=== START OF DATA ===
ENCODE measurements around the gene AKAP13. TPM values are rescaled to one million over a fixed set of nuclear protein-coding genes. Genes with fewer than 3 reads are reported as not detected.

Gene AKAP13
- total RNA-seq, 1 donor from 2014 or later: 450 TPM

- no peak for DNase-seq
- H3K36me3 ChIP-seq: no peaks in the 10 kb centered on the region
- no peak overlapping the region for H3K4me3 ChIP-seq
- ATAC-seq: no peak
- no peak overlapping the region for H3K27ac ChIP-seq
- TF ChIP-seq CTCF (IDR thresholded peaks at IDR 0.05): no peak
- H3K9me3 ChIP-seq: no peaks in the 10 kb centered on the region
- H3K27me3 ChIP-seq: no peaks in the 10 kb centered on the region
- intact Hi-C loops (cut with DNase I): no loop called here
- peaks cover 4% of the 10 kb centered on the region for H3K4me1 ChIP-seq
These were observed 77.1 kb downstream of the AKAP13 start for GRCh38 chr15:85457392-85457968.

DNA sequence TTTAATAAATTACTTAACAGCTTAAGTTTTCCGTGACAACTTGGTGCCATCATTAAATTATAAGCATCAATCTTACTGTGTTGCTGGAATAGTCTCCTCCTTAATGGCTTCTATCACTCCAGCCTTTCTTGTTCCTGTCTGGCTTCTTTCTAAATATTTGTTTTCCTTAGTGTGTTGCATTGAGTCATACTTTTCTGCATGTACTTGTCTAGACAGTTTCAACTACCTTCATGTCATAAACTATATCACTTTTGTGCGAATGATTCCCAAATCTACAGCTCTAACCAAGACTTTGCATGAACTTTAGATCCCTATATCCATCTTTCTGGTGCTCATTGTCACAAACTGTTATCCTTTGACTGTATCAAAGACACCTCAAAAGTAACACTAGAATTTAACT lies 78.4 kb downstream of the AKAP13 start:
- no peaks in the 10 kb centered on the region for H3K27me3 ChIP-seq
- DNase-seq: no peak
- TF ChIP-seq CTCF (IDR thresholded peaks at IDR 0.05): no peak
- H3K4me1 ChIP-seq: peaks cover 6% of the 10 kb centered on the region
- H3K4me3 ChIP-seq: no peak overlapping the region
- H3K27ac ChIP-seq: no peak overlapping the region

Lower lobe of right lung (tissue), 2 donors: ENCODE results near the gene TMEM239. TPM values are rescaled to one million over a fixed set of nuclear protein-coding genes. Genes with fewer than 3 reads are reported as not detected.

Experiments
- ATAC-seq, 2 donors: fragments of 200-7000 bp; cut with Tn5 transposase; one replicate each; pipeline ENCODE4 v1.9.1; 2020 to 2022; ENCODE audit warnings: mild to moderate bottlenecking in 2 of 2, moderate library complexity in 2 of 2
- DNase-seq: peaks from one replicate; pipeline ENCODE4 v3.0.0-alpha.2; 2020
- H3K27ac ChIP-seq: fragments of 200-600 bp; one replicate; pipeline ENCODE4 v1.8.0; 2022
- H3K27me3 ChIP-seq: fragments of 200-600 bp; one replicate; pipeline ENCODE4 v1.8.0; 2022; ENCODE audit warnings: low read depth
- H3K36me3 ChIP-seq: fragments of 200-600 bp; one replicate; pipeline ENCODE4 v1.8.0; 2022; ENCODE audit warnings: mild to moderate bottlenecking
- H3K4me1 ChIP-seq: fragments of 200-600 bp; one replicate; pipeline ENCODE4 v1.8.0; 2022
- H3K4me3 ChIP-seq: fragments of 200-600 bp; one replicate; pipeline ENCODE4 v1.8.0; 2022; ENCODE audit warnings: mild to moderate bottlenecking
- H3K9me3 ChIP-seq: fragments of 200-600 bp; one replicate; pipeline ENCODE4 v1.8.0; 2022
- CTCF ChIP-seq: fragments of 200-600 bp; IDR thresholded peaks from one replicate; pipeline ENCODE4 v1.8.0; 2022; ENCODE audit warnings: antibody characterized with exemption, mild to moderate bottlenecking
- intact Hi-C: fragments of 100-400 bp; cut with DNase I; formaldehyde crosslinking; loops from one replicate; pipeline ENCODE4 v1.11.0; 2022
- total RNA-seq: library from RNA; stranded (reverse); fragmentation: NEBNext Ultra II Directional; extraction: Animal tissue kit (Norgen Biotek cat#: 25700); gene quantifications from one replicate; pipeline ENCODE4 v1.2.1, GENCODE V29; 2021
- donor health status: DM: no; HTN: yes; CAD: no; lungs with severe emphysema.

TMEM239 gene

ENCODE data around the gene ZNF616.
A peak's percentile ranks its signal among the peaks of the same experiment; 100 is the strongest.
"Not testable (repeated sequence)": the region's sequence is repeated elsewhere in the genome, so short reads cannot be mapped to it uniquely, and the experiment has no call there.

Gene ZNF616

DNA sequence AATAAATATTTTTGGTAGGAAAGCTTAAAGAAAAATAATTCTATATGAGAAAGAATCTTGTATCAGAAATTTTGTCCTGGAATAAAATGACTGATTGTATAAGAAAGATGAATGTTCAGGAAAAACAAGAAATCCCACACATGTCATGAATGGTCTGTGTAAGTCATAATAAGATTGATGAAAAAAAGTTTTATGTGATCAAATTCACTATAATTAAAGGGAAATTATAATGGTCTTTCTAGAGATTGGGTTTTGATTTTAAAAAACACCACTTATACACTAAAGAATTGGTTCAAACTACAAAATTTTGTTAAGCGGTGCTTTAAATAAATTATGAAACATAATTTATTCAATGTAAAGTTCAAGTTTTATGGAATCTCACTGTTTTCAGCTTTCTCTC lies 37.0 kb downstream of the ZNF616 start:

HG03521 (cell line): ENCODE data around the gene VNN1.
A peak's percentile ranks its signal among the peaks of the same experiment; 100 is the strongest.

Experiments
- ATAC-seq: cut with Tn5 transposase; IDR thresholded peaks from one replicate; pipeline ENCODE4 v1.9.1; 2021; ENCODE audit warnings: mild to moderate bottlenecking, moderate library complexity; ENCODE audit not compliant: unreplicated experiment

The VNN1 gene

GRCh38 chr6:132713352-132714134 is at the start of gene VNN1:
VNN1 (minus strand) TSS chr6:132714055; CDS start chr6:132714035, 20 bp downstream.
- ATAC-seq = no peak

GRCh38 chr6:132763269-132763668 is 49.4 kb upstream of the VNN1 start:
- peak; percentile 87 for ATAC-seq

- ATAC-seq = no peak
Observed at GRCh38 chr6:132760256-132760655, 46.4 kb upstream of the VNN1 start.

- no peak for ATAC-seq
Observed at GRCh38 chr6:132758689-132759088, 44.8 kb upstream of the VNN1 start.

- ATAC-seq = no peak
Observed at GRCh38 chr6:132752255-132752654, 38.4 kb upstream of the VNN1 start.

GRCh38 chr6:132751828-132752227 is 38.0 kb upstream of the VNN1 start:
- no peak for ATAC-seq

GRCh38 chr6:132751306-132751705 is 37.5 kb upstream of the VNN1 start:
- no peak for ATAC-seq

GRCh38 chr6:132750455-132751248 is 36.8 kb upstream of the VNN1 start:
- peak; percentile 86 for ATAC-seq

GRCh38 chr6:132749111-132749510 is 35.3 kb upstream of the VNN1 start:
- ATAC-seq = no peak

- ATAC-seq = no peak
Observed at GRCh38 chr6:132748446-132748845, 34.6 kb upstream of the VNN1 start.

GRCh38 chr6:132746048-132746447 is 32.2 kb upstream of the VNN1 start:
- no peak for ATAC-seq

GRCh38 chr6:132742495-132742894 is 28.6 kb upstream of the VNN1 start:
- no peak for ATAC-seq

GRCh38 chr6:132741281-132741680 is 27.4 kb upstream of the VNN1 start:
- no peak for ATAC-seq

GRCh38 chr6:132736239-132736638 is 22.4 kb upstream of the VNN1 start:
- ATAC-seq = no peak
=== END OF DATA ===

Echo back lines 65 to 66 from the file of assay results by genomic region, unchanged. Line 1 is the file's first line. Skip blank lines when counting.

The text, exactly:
- ATAC-seq = no peak

- ATAC-seq = no peak